Sunday, March 25, 2007

Where angels fear to tread?

Jamel Debbouze and Rie Rasmussen, Angel-A

I watched Angel-A, Luc Besson's (The 5th Element, Nikita, Leon) most recent film, last night. It is undoubtedly one of the best films that I've seen for a while. I was completely drawn in by the simplicity of the film, its visual power and the superb acting of the two leads: Jamel Debbouze and Rie Rasmussen (who has the most impossibly long legs in the whole world. Ever).

Following on from our recent speculations on happiness, here at the Heights, Angel-A could not have been better timed. It tells the story of a down and out petty criminal at his lowest ebb, who having been told he will not live out the day if he cannot pay his debts, decides to kill himself. Having reached the decision to throw himself off a bridge, he meets a tall, beautiful blonde preparing to do the same. She turns out to be an angel sent to change his life.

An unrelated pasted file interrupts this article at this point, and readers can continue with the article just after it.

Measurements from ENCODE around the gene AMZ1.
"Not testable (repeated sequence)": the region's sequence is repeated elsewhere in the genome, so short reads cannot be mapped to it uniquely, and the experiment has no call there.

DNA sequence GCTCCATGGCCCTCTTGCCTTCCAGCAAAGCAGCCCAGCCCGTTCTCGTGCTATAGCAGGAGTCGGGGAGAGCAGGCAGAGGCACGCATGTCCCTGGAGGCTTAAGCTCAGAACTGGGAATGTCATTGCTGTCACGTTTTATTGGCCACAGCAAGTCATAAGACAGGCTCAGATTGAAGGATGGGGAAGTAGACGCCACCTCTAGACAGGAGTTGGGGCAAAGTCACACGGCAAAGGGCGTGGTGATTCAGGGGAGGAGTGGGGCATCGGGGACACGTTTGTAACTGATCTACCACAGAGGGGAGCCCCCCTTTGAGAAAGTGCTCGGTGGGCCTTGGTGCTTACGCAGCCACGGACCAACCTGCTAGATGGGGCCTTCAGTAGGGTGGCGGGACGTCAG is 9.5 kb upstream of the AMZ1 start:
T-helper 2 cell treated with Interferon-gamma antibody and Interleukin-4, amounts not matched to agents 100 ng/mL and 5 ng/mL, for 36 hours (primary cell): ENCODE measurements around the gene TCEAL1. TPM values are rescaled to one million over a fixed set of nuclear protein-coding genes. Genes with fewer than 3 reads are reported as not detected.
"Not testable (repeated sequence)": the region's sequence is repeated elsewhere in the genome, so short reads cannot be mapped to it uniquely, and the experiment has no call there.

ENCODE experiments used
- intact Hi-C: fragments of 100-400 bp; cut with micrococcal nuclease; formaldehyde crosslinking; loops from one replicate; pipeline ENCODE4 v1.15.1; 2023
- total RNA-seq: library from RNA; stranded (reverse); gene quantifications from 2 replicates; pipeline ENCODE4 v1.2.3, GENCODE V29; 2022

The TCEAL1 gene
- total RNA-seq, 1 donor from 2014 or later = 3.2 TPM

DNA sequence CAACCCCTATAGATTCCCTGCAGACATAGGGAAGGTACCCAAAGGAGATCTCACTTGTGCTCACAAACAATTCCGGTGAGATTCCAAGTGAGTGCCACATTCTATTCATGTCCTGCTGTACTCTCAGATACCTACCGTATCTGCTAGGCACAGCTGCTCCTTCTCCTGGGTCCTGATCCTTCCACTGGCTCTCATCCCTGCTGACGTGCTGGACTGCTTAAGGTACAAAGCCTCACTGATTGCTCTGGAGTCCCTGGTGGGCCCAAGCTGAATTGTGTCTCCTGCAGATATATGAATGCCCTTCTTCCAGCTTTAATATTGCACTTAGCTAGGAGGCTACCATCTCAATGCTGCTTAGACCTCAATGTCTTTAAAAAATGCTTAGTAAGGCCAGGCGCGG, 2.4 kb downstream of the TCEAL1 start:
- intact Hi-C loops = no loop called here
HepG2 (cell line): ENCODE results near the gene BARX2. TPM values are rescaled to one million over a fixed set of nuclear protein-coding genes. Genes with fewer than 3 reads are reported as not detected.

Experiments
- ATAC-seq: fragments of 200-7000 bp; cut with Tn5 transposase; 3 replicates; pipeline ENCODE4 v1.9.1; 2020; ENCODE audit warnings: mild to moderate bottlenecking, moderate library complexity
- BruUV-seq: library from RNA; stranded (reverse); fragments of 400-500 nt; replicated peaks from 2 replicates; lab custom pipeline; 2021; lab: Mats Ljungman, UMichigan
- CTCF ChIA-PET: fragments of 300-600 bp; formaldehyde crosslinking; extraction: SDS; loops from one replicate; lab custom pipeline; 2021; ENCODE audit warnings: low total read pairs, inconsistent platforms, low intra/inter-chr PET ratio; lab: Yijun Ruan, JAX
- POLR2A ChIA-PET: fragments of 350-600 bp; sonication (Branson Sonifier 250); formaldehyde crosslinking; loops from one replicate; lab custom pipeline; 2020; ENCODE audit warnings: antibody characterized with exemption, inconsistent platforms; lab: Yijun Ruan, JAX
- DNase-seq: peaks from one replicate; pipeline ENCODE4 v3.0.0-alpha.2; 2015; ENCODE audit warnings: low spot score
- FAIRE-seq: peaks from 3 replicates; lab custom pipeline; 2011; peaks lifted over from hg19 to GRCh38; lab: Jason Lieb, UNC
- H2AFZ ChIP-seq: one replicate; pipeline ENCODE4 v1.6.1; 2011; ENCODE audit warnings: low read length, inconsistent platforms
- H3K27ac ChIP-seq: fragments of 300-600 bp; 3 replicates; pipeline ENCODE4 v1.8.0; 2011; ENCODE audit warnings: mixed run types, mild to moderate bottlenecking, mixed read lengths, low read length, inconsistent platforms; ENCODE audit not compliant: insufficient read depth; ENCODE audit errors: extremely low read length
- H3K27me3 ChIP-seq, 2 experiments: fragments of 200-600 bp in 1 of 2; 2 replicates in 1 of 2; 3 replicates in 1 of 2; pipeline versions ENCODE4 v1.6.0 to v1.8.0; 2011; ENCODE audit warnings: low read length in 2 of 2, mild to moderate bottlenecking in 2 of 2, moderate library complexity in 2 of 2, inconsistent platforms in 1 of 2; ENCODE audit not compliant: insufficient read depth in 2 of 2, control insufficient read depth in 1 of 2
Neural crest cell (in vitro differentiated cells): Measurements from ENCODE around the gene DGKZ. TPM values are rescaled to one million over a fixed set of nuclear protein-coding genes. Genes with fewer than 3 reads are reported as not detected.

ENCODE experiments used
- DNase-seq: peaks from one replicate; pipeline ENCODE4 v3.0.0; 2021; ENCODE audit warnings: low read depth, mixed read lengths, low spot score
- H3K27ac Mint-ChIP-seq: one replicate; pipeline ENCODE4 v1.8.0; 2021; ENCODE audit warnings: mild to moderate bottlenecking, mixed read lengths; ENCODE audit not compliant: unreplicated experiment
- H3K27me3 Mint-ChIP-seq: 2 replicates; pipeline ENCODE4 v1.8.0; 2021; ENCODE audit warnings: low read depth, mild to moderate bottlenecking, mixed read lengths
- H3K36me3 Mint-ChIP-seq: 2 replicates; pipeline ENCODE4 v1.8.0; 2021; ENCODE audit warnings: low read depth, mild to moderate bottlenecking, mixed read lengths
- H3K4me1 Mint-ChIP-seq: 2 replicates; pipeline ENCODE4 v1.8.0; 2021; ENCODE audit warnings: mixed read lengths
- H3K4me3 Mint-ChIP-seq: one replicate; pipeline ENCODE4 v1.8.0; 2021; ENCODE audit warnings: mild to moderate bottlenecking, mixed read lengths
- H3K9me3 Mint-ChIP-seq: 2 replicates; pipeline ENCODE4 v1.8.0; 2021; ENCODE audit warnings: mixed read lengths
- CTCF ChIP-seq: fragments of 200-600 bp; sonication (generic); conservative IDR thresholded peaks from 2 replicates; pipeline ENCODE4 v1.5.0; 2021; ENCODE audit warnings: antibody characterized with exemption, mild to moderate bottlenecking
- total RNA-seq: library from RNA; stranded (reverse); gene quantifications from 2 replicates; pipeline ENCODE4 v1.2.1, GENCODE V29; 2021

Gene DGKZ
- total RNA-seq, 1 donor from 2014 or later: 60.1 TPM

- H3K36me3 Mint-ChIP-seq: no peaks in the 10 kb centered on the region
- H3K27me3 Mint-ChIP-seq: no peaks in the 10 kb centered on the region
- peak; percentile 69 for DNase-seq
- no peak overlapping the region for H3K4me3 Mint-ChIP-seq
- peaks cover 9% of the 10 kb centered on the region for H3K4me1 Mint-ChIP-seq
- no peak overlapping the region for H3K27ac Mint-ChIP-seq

What follows is a story that tells why everyone deserves a second chance, and how we are never too far from the possibility of redemption. See it. It's available from Central Library (and, according to the catalogue on the shelf waiting for you there now) and at all good video shops near you.

There's an interesting interview on the BBC site here with Luc Besson on the making of the film, which reveals that he shoots all his films in sequence (which I thought almost never happened and has always fascinated me about film-making).

Today I went for lunch with my Dad and my sister to meet Dad's new girlfriend, Yvonne, for the first time. I liked Yvonne a lot, mostly because of her quiet good humour, and for her ability to take my atypical family of oddballs in her stride. At one point she referred to her own family as strange and I thought to myself: if she can sit with us and still think her family is strange, then I definitely need to meet her family.

I made my sister laugh over lunch in Old Portsmouth by making the loudest exclamation of laughter when Amy used the word 'Gimli' as an insult. I am the only other person I know who uses the word - for those of you who are not huge Tolkien or LOTR fans, it's the name of the dwarf in The Lord of the Rings.

No comments: